Data Without Borders is a data science course geared computer science and statistical analysis with a focus on the R programming language. It’s being taught by Jake Porway. Here’s a detailed description of the course:

Students will learn to scrape, merge, and clean data with Python, perform statistical analysis and use machine learning algorithms with the R programming language, and visualize and explore data with D3. In addition to training you as data scientists, we will discuss the important social issues around data provenance, privacy, and the responsibility that comes with making claims from data.

Our first assignment used the available NYC stop-and-frisk dataset, which marks stops, frisks, arrests, the associated crime, as well as gender, race, and age data. The .csv is available here. We had to answer the following questions using R:

  • How many women were stopped? What percentage of the stops is this?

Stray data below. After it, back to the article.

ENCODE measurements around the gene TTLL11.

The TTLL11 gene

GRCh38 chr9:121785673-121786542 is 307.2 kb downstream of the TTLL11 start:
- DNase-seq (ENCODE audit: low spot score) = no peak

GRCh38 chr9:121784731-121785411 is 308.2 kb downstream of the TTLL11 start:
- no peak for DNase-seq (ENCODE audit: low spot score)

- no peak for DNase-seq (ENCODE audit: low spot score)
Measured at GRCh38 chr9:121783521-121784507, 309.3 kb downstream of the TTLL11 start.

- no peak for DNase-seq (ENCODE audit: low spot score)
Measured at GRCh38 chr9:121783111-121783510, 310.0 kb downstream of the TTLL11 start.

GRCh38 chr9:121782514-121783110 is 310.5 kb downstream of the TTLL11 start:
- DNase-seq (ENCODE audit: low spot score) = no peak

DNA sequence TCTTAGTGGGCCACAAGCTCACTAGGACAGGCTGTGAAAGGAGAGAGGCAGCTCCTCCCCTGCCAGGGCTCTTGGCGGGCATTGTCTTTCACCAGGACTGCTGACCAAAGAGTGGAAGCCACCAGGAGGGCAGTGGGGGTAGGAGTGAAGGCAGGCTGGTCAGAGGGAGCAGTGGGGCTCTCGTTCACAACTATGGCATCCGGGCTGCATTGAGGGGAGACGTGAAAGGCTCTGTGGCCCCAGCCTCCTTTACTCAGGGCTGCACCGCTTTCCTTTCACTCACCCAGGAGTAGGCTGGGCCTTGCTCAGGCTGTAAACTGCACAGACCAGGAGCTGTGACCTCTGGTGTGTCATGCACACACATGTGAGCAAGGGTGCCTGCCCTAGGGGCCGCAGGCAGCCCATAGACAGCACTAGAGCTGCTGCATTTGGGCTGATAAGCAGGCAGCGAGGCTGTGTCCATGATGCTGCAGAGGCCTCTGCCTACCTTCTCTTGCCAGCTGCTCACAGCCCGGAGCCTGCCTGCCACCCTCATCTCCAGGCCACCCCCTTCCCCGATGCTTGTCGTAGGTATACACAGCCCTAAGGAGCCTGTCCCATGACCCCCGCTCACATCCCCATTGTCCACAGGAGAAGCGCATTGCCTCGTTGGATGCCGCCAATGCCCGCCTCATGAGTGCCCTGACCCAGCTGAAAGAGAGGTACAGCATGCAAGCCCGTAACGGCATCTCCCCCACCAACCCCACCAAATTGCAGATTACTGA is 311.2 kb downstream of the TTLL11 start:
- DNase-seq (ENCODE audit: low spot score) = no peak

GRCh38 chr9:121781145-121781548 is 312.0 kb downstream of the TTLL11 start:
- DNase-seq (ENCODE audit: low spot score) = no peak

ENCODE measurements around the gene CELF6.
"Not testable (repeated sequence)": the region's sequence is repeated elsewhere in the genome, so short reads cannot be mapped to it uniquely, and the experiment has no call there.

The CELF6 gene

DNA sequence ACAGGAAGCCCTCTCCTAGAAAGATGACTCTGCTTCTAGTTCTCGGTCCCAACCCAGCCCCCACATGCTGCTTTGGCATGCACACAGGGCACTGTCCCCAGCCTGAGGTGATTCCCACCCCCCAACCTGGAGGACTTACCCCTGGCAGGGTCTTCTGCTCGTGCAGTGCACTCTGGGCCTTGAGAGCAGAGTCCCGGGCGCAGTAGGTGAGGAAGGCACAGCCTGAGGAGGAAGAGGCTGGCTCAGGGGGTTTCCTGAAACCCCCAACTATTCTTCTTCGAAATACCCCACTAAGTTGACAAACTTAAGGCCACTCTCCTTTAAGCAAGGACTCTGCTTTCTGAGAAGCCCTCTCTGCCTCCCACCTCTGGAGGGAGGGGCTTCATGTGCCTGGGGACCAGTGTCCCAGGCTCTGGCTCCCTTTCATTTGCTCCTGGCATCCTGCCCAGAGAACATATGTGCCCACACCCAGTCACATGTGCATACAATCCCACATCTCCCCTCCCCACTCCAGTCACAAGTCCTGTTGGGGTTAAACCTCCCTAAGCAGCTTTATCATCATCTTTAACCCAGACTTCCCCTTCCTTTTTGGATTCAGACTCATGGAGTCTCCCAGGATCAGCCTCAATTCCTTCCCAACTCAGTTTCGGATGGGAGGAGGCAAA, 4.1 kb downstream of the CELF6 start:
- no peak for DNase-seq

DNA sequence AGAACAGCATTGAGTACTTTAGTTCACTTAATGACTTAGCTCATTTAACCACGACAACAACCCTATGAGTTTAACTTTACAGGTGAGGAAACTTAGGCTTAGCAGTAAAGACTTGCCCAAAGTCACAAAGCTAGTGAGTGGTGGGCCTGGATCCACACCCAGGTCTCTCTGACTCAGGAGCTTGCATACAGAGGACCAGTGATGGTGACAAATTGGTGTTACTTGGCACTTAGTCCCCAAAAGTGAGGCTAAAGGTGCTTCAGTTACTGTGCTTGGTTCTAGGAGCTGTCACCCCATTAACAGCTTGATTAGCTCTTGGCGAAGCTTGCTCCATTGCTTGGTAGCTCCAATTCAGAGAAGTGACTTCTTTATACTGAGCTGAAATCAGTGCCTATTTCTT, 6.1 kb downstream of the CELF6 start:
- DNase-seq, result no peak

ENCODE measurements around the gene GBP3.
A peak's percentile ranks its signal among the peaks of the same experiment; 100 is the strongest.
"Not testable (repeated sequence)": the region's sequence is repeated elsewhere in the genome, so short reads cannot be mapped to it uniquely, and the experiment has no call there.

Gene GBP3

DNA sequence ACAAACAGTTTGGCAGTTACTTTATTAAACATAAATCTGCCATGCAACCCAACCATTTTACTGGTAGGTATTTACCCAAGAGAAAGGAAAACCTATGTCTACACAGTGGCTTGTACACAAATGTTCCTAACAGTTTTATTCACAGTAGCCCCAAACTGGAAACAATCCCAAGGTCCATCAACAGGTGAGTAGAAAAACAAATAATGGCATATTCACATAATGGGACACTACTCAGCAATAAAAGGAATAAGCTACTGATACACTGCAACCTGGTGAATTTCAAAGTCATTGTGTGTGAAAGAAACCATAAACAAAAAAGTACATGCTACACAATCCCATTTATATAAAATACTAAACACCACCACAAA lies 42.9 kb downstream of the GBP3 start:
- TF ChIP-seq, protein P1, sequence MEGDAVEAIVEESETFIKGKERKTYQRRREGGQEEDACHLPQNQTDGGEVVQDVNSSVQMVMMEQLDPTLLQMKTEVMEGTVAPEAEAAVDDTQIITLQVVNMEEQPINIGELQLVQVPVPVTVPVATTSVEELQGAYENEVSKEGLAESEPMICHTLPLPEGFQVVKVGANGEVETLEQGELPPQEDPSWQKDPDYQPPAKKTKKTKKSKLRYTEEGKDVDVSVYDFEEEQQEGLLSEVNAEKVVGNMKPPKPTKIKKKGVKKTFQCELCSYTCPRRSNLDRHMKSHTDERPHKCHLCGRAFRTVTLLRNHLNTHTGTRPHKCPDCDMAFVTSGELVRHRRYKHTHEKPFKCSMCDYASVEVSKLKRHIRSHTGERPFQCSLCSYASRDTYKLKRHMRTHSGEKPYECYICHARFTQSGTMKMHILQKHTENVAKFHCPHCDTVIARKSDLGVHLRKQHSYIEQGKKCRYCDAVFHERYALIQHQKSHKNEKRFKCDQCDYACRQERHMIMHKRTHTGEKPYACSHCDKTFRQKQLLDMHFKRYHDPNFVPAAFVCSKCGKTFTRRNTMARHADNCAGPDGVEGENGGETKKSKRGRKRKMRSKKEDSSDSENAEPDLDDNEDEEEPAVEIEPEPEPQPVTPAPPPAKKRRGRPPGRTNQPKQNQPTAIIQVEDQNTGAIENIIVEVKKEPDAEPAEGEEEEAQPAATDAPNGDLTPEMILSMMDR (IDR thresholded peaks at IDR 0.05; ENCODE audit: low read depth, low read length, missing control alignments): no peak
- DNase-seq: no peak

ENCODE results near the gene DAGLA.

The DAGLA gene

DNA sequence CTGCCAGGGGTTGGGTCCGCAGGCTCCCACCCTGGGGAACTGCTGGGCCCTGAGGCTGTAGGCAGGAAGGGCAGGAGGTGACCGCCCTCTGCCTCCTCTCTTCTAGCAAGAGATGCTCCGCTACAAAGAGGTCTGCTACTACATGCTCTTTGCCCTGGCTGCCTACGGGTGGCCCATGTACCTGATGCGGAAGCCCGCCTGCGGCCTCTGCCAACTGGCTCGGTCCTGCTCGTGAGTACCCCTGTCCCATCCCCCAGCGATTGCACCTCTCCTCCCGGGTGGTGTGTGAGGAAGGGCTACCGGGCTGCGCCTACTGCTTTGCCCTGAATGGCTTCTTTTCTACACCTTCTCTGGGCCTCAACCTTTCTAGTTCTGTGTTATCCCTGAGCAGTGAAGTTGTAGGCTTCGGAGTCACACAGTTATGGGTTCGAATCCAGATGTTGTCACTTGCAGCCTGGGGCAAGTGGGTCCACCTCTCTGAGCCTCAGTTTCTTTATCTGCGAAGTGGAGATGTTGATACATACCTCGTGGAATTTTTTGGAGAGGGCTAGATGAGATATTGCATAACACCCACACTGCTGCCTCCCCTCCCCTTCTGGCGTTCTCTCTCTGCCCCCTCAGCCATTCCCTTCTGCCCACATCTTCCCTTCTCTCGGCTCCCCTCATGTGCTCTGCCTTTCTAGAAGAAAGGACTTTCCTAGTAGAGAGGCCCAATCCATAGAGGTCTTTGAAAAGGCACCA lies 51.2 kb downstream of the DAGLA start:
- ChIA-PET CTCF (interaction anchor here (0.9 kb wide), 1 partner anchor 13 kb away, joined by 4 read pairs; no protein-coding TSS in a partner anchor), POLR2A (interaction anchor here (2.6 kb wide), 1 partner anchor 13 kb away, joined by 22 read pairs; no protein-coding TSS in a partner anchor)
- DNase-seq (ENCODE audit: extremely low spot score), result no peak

• How many different kinds of suspected crimes are there? What do you think about that? Is that what you expected?
  • Which precinct had the most stops? How many were there? Which precinct had the least stops?
  • How many people between 18 and 30 were stopped?

Being a resident of NYC, and subjected to random searches on entrance to the subway, I have a somewhat intimate connection to this dataset. It’s very easy to look at a dataset about people as pure numbers. However, that would be a mistake.

I posted my answers here.

Additionally, we had to select our own small data set and create a plot of the data. I chose a data set of NYC bike rack locations. Here’s the plot:

As you can see, the area between 40.7 and 40.8 latitude and -74 longitude has the heaviest concentration of bike racks, which spans Manhattan.